Role Of Aryl Hydrocarbon Receptor (Ahr) And The Effect Of Selective Ahr Modulators (Sahrms) On T Cell Differentiation And Effector Function
A number of autoimmune and chronic inflammatory diseases are related to environmental stress. Aryl hydrocarbon receptor (AHR) is regarded as an environmental sensor integrating immune responses with environmental stress and thereby influencing the extent of host immune response. The physiological role of AHR, particularly, in the immune response remains a key question after the discovery that AHR can modulate Th17/Treg axis in a ligand specific manner. However, discovery of a non-DRE mediated AHR activation in addition to its canonical DRE-mediated pathway further adds to this complexity thereby necessitating a more critical approach in delineating the role of AHR in the context of Th17/Treg balance. Selective AHR modulators (SAHRMs) are a recently identified class of compounds that are capable of binding to AHR and repress cytokine- driven gene expression without activating DRE-driven responses We have used three classes of AHR ligands namely agonist, antagonist and partial antagonist (SAHRM) to delineate the role of AHR in the context of Th17/Treg regulation both in vitro and in vivo. Here, we show that inhibition of the DRE-driven response is sufficient to suppress the Th17 differentiation. Also, we show that the suppression of Treg differentiation is dependent on the inhibition of the non-DRE mediated pathway. We have also delineated the role of DRE vs non-DRE driven responses of Th17 regulation in both an acute vs a chronic Th17 mediated diseases. In an acute inflammation using C. rodentium model of IBD (Inflammatory Bowel Disease) AHR agonist enhanced Th17 production and thereby promoted resolution of infection. On the other hand, using S. rectivirgula in a chronic mouse model of Hypersensitivity Pneumonitis we show that inhibition of DRE and /or non-DRE mediated response had minimal effect on IL-17A production but precludes Th17 plasticity by enabling secretion of alternate lineage antiinflammatory cytokines. This work has profound implication in pharmacological intervention in autoimmune and chronic inflammatory diseases by developing AHR compounds which can modulate DRE and non-DRE driven responses.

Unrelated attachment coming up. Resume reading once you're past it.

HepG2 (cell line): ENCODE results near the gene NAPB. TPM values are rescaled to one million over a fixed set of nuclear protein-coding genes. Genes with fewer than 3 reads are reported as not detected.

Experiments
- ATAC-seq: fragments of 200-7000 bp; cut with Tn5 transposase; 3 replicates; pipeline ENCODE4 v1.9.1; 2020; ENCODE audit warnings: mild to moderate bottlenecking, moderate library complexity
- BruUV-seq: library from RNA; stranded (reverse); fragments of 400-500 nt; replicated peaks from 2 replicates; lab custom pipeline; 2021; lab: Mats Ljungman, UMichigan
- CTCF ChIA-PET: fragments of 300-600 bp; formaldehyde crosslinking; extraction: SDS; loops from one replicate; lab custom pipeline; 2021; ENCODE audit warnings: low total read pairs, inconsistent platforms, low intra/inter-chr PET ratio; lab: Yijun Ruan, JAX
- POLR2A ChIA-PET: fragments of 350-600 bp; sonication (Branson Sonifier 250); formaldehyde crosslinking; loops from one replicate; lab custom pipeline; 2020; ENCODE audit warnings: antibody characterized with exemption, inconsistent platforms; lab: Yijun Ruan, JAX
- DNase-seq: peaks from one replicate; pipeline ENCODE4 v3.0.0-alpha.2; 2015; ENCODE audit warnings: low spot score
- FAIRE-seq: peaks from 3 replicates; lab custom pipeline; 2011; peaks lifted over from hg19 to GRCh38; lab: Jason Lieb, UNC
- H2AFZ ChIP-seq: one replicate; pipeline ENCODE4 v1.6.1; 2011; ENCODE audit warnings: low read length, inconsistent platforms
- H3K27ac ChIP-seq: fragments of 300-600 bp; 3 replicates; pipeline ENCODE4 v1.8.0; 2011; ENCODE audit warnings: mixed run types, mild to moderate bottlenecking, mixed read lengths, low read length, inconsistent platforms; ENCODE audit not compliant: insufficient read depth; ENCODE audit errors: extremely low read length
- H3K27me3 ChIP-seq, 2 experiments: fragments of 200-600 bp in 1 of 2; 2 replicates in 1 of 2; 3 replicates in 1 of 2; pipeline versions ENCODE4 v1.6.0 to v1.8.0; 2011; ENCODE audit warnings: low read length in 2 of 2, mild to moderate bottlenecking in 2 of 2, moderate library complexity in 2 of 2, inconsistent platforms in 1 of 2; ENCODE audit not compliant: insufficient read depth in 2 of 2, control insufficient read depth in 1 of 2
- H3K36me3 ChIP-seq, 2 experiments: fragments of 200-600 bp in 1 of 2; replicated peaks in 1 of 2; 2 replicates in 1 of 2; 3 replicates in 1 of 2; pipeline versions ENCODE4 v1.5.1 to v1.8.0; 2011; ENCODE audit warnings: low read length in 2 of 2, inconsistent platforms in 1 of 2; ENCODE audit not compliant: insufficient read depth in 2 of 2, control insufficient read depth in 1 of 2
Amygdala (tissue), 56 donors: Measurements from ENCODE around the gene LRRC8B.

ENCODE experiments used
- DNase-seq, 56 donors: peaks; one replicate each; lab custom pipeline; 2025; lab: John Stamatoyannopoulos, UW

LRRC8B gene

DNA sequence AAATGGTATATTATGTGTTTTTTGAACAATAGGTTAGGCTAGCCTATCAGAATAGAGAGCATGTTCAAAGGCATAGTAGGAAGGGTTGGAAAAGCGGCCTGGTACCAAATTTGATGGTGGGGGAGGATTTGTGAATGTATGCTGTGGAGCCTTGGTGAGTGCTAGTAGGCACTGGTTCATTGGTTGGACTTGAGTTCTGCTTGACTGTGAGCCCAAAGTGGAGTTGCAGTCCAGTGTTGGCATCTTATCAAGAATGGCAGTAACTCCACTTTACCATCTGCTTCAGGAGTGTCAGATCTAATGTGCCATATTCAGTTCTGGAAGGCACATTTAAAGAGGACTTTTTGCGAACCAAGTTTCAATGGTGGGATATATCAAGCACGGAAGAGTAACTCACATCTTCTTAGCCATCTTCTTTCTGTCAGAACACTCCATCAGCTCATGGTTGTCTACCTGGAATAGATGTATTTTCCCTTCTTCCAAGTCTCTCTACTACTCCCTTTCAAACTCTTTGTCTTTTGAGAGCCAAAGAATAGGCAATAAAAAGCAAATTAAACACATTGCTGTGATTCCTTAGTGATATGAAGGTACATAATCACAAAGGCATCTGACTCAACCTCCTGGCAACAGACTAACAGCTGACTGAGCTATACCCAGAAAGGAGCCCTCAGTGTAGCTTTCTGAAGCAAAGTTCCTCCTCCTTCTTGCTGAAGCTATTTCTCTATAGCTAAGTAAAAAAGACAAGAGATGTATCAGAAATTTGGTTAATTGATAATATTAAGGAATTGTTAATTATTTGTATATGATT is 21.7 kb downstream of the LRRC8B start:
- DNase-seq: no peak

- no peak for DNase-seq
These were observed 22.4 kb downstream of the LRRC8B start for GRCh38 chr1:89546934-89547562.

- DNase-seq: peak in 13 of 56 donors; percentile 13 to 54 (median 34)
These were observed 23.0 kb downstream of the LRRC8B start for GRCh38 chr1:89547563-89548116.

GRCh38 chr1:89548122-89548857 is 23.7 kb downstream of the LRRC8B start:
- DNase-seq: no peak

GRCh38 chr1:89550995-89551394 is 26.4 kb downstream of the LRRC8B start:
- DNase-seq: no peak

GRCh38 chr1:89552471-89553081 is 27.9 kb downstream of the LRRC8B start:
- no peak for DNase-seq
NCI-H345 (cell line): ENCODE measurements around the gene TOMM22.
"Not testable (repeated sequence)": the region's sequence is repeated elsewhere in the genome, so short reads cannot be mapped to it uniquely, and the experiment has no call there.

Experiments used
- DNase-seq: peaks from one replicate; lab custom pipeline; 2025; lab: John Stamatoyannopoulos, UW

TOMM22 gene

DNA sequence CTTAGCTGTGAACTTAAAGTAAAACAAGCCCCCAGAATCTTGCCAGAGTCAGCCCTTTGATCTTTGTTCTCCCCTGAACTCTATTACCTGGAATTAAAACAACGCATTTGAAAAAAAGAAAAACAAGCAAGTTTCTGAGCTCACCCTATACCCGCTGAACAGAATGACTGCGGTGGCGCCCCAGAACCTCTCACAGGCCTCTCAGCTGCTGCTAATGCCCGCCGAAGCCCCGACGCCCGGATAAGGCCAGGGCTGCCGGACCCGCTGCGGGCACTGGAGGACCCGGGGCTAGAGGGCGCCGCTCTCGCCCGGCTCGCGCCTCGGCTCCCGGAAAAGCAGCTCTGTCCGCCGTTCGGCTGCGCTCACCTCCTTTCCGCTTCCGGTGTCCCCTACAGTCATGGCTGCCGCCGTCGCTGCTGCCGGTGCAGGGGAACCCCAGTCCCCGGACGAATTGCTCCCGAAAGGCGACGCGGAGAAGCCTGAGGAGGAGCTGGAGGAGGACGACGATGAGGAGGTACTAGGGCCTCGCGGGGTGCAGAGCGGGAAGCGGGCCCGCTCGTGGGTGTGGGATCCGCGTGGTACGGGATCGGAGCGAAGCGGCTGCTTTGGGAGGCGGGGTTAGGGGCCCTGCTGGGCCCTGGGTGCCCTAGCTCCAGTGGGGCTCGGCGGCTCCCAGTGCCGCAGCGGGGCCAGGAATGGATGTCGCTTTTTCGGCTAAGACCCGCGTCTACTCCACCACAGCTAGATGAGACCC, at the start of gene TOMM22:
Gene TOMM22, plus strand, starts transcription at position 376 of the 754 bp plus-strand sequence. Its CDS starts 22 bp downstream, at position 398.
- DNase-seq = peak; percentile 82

Aryl Hydrocarbon Receptor; Th17; Tcell differentiation
Denkers, Eric Young; Bynoe, Margaret S.
Ph.D. of Immunology
Doctor of Philosophy
dissertation or thesis